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Children of all ages benefit from exploring freely and finding items that help feed their curiosity. Research shows that early childhood experiences in Science, Technology, Engineering, and Mathematics (STEM) help to support a child’s social and academic success.
Young children and infants can explore STEM activities by simply engaging with objects encouraging curiosity, problem-solving, and experimentation. Below we’ve curated a list of easy STEM activities using items found around the house!
Turn your kitchen into a science lab by experimenting with natural and organic materials. Experiment with cornstarch and water by filling a mixing bowl with a cup of cornstarch and grabbing a spray bottle with water.
Add food colouring for extra fun. Grab some Cheerios, Play-Doh, and spaghetti. Stand the spaghetti in a rolled-up piece of Play-doh and thread the Cheerios on the upright pasta stick. Get creative together and see where the exploration takes you.
Magna-Tiles are colourful, magnetic tiles that allow children to experiment and play through creative problem-solving and exploration. If you have some Magna-Tiles around the house, gather them up and enjoy a fun afternoon of STEM creativity.
The tiles are also an excellent way to support open-ended play, which introduces objects without any objective, rules, or guidelines (if your Magna-Tiles come with building instructions, you can play without them for open-ended playtime).
Sensory bins are all the rage, and for good reason too. Creating a sensory bin with items around your home is easy.
Fill your sensory bin with coloured rice, beans, and homemade Play-Doh, and create a fun theme with little toys. For example, a gardening-themed sensory bin may include dried black beans, small smooth rocks, veggies from the play kitchen, and a little shovel to dig. Add as many or as few items as you’d like!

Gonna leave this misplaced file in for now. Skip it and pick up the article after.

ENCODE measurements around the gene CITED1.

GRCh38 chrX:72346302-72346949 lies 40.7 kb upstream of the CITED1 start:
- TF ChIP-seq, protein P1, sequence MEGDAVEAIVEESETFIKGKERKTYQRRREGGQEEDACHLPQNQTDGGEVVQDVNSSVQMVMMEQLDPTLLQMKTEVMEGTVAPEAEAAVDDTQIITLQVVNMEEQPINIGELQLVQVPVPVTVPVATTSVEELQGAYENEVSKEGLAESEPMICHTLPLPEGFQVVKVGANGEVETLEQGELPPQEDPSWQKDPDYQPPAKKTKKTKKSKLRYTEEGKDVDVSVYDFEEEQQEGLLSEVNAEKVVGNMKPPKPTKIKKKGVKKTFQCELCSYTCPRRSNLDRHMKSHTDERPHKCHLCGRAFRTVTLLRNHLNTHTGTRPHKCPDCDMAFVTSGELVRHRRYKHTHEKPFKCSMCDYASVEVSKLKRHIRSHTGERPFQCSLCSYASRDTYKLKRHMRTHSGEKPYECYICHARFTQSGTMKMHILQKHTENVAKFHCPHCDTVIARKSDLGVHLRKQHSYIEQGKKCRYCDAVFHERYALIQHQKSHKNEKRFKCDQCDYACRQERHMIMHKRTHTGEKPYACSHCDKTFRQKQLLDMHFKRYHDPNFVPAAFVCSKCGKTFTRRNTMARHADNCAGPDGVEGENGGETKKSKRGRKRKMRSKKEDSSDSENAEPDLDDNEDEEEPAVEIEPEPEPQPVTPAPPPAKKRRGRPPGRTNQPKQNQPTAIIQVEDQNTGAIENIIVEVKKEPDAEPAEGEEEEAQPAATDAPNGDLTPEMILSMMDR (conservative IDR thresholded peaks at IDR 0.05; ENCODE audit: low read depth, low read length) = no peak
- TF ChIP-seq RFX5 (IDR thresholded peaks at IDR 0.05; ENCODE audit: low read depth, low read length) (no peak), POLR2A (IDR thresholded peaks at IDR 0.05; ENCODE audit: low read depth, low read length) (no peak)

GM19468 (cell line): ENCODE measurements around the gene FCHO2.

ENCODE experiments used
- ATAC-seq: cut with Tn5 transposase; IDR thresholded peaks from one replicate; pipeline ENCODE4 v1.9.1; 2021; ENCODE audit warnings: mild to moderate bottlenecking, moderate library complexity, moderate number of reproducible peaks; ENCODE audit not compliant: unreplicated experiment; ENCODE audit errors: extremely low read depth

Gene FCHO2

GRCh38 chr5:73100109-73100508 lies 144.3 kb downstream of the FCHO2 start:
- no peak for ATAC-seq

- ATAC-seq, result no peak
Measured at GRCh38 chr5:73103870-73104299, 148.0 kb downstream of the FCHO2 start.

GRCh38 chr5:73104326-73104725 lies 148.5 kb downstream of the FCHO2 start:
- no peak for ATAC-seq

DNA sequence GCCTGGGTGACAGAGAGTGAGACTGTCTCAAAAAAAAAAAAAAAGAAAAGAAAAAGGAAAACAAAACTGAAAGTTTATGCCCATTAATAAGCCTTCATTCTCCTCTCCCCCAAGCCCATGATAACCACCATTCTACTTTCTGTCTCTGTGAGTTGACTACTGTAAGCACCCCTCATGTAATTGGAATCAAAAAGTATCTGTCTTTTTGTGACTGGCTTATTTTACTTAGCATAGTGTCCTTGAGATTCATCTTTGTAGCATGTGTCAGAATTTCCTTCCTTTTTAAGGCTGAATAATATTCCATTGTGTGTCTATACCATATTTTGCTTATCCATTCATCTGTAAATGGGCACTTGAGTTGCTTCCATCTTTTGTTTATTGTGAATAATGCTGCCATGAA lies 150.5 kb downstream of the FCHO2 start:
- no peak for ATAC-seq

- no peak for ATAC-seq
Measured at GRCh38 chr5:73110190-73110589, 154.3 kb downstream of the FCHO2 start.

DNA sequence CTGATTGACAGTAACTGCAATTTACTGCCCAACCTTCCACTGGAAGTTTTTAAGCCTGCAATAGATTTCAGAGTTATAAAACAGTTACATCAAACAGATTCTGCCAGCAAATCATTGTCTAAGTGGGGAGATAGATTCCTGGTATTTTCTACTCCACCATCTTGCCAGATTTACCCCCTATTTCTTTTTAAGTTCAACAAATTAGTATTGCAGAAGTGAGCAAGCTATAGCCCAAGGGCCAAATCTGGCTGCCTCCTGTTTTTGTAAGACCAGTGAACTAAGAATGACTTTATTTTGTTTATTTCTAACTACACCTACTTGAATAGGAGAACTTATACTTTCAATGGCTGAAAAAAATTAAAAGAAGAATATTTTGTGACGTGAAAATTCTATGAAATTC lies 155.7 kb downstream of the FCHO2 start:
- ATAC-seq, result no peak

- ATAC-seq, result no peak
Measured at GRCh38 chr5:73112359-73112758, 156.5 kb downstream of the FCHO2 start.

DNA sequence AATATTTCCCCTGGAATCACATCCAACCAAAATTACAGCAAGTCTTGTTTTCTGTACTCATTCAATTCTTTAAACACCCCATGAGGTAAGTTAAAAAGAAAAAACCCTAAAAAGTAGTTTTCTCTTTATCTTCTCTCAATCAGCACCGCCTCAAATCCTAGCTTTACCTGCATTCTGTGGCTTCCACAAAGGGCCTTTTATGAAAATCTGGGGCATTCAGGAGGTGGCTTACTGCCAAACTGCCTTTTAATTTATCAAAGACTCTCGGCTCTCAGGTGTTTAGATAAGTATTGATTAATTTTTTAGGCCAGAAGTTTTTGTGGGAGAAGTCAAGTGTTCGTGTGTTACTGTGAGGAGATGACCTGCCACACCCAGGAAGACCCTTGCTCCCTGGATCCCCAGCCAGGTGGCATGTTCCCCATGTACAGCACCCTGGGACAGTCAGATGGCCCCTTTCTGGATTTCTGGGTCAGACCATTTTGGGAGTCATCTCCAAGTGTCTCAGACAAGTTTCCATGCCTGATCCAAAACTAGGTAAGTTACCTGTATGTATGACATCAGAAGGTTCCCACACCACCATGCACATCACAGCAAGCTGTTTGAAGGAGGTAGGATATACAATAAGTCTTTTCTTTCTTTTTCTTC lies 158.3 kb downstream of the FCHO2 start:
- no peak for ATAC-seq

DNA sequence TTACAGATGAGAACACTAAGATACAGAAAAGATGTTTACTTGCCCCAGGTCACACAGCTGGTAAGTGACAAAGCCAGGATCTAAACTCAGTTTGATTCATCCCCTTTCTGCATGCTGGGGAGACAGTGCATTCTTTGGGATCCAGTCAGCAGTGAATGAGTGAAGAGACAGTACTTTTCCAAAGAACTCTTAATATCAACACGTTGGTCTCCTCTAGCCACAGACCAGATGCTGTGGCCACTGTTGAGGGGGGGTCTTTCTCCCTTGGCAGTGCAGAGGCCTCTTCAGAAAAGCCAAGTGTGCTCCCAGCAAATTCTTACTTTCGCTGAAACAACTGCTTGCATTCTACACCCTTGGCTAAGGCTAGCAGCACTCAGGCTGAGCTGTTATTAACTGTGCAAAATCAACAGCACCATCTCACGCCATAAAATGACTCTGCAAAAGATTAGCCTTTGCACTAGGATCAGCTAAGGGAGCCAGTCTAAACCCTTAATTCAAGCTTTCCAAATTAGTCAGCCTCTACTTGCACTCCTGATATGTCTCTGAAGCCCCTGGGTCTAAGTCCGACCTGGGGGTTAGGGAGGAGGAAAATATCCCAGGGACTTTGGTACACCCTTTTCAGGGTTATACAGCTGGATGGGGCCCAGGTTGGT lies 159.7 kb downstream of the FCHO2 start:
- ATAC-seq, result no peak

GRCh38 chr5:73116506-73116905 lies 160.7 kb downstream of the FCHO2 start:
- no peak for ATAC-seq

Why not challenge your kiddo to build a tower? Your little one can experiment with different pieces around the house using their problem-solving skills. You can use pillows and cushions, plastic cups, or stones found in the garden — it doesn't have to be complicated. If you have stackers around your home, like these stackers from Peeka & Co., you can experiment with layering the pieces differently and see what happens.
Have your mini engineer create an invention using toothpicks and marshmallows (mini marshmallows work great too). This activity will encourage your child to use their imagination while also strengthening critical thinking and reasoning skills. You can even try spelling out their name using just these two items. Work together as a team and see what creation you can come up with!
For kiddos who love to explore with their hands, why not create a tinker box that you can return to again and again? Grab an unused box from the house, and gather household items to put inside the box.
Some items you might want to add to your tinker box include: buttons, string, glue, different types of tape, feathers, pompoms, construction paper, pipe cleaners, popsicle sticks, stickers, wooden dowels and pegs, and recycled materials such as food pouch caps.
Putting together your tinker box is also a fun and creative activity to get your kids involved. Perhaps they’ll find something useful in the house that you wouldn’t have thought of!
Now that you have some ideas, it’s time to gather up your items and have a fun afternoon exploring with your little one.
As always, make sure you supervise your kids during free play — particularly around small items. Please keep all choking hazards away from little ones three and under.
Brianna Bell is a writer and journalist based out of Guelph, Ontario. She has written for many online and print publications, including Scary Mommy, The Penny Hoarder, and The Globe & Mail.
Brianna's budget-savvy ways have attracted media attention and led to newspaper coverage in The Globe & Mail and The Guelph Mercury. In April 2016 Brianna will be featured in Chicken Soup for the Soul: The Joy of Less, alongside co-writer Brooke Burke. You can find Brianna's website at Brianna Bell Writes.
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